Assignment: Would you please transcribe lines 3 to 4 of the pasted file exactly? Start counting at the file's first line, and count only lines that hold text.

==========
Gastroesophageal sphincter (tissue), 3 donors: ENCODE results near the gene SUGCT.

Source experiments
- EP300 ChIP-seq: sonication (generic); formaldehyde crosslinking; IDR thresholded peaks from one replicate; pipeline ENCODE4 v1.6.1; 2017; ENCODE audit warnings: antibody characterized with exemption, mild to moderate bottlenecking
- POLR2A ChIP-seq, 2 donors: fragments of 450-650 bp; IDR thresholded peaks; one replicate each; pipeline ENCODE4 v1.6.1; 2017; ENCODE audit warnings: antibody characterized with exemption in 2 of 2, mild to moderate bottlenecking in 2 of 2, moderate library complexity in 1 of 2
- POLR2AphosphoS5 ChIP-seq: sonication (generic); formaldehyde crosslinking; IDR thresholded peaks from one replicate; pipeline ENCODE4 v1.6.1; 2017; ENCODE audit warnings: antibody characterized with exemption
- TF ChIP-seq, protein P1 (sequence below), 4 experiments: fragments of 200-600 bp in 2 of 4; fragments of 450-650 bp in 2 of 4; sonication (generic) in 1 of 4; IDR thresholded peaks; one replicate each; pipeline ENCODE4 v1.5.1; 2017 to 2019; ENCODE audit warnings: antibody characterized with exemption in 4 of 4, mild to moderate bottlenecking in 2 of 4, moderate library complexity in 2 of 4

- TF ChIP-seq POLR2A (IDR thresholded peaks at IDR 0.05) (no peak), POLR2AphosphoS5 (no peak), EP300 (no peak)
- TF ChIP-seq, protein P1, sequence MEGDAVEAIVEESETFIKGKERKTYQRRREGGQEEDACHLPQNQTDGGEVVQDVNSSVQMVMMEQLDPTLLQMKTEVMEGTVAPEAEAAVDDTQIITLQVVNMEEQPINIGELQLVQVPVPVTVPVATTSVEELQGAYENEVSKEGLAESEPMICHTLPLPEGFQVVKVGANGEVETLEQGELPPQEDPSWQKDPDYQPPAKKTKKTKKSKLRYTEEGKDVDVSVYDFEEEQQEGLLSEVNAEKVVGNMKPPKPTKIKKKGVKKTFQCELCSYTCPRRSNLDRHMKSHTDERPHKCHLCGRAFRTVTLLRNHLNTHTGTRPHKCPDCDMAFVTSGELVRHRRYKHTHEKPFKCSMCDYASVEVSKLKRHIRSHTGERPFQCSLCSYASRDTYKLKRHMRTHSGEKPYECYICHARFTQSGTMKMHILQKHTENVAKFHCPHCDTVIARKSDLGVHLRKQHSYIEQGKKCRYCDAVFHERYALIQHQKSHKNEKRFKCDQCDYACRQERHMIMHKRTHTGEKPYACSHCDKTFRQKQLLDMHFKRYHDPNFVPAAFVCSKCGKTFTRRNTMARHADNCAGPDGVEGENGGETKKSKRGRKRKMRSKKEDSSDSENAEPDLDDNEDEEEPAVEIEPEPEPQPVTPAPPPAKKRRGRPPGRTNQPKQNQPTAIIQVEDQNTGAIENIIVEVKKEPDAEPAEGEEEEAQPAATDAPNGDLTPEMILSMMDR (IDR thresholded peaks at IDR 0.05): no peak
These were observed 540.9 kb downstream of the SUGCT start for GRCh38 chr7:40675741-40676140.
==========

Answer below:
- EP300 ChIP-seq: sonication (generic); formaldehyde crosslinking; IDR thresholded peaks from one replicate; pipeline ENCODE4 v1.6.1; 2017; ENCODE audit warnings: antibody characterized with exemption, mild to moderate bottlenecking
- POLR2A ChIP-seq, 2 donors: fragments of 450-650 bp; IDR thresholded peaks; one replicate each; pipeline ENCODE4 v1.6.1; 2017; ENCODE audit warnings: antibody characterized with exemption in 2 of 2, mild to moderate bottlenecking in 2 of 2, moderate library complexity in 1 of 2